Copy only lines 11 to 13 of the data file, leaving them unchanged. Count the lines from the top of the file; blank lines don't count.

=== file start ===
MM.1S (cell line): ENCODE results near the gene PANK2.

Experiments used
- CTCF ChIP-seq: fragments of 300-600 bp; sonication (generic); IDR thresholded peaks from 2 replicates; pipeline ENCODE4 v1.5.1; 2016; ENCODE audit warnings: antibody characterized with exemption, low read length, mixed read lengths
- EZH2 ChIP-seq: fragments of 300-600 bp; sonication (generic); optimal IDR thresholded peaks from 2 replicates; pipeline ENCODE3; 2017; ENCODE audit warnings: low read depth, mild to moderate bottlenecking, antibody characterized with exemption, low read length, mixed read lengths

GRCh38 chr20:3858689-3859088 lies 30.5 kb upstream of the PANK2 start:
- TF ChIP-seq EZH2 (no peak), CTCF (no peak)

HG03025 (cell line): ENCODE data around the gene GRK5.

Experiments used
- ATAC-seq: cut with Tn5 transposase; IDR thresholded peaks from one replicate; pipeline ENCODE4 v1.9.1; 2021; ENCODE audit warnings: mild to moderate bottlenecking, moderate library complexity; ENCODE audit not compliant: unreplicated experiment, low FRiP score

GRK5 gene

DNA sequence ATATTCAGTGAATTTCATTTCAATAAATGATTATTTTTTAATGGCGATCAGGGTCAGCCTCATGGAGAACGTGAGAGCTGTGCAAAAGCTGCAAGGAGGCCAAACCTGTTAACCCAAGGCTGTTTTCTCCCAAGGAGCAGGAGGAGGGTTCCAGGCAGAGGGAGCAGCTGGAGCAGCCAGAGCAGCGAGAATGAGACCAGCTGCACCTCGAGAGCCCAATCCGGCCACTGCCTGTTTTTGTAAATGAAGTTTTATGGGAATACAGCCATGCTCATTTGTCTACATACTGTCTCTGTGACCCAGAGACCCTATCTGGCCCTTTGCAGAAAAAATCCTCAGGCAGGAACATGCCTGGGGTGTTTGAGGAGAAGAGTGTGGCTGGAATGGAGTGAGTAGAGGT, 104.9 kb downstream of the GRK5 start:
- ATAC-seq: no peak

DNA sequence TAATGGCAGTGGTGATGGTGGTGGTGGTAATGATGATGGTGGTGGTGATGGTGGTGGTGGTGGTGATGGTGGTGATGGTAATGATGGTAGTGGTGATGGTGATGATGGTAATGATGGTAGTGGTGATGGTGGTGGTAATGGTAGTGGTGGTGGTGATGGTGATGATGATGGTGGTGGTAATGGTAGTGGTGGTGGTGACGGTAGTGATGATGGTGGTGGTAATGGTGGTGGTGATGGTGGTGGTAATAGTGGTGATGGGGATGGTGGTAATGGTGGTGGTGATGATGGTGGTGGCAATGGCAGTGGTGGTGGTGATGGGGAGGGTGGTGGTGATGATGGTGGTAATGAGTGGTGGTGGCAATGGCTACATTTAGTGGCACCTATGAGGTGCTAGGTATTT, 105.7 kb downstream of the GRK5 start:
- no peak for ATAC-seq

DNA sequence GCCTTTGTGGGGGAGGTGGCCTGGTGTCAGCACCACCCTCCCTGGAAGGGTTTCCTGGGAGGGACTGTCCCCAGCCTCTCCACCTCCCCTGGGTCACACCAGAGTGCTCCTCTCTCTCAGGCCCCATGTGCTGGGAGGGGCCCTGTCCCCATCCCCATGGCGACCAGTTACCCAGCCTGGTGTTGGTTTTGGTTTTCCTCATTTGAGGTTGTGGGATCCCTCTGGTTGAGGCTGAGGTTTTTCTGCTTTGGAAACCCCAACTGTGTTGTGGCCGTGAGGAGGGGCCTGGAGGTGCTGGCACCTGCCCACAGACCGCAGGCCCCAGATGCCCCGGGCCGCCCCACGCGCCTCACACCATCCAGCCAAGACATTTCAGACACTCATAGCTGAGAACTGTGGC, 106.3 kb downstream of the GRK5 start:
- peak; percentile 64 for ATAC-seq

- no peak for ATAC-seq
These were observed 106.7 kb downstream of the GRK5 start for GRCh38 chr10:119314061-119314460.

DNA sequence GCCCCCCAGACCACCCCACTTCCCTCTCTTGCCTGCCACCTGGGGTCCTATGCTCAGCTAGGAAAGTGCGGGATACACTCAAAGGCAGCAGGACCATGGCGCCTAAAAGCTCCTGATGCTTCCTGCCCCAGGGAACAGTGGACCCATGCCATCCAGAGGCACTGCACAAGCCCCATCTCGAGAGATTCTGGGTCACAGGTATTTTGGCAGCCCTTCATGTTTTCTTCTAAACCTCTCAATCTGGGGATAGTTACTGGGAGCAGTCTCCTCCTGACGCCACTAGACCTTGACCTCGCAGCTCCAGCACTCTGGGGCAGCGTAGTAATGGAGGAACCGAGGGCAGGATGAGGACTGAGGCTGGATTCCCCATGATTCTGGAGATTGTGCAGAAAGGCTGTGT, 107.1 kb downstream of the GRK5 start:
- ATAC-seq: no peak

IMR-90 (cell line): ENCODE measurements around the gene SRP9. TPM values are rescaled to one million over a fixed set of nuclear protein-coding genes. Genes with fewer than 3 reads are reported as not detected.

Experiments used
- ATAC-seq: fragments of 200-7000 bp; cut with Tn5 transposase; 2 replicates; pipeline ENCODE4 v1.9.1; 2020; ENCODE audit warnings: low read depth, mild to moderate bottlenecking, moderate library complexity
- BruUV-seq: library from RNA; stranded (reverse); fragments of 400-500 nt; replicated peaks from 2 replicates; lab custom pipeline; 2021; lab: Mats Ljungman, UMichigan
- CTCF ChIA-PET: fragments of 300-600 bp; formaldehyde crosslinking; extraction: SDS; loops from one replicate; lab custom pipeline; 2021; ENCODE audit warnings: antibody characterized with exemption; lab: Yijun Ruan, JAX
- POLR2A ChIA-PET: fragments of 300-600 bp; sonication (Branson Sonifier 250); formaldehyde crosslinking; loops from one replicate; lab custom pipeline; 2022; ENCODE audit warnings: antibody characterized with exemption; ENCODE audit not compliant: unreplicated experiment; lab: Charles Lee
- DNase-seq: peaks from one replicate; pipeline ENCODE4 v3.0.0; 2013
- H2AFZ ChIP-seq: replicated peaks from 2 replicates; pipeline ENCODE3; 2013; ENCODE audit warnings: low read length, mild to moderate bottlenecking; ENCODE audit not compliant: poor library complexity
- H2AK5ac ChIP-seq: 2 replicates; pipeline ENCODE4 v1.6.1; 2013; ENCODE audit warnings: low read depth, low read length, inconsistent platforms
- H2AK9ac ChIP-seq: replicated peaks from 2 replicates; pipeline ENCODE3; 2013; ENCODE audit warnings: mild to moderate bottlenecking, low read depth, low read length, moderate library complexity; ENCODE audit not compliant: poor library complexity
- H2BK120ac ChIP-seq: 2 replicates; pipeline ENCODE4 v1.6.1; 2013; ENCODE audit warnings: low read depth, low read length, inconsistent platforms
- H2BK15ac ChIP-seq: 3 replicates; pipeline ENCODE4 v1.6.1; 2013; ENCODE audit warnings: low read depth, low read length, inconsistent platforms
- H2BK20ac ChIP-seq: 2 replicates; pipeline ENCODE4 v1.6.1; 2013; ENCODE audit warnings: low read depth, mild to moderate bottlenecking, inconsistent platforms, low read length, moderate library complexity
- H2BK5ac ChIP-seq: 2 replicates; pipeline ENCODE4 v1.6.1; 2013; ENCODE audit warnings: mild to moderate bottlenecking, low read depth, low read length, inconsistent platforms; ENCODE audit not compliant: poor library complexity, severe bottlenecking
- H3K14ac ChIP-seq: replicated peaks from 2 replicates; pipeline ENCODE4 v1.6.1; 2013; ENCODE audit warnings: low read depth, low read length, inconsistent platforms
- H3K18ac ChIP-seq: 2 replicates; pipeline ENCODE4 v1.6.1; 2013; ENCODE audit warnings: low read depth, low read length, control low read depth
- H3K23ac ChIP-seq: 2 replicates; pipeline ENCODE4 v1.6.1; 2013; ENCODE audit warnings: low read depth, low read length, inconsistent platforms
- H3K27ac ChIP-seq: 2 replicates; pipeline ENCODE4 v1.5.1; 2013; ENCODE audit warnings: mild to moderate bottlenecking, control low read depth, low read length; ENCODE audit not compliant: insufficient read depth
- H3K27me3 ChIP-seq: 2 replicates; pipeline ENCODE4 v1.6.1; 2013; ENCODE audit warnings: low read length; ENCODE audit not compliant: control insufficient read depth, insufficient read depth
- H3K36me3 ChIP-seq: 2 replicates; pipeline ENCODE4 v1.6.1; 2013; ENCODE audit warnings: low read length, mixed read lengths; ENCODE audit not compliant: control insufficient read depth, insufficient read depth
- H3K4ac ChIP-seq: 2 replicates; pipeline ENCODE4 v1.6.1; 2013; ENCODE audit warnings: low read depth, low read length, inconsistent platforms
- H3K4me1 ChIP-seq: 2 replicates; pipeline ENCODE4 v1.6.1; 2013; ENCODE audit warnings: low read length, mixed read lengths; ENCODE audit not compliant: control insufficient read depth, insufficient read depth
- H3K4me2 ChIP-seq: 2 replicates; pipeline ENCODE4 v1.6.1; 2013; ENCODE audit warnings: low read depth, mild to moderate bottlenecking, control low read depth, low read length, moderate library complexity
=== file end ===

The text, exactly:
DNA sequence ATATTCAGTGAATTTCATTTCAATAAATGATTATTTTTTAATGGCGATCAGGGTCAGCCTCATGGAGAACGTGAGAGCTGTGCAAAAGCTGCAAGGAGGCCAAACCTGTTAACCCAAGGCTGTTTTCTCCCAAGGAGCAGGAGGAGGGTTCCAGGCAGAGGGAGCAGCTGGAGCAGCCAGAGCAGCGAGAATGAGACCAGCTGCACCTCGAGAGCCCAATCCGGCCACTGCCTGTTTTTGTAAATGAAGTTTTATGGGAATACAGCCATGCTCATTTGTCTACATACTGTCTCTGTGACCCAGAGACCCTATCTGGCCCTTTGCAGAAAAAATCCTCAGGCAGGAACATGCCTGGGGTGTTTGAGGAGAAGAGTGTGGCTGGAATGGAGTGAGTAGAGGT, 104.9 kb downstream of the GRK5 start:
- ATAC-seq: no peak

DNA sequence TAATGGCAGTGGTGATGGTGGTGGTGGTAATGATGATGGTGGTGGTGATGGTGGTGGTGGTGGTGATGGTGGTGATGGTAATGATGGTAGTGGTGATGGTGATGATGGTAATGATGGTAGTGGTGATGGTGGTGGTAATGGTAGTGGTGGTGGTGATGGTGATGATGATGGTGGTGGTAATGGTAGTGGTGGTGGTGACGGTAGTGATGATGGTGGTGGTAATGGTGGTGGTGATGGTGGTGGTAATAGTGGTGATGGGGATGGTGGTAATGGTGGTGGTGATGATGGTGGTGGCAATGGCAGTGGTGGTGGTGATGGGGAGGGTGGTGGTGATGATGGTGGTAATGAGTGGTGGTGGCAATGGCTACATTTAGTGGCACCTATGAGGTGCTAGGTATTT, 105.7 kb downstream of the GRK5 start: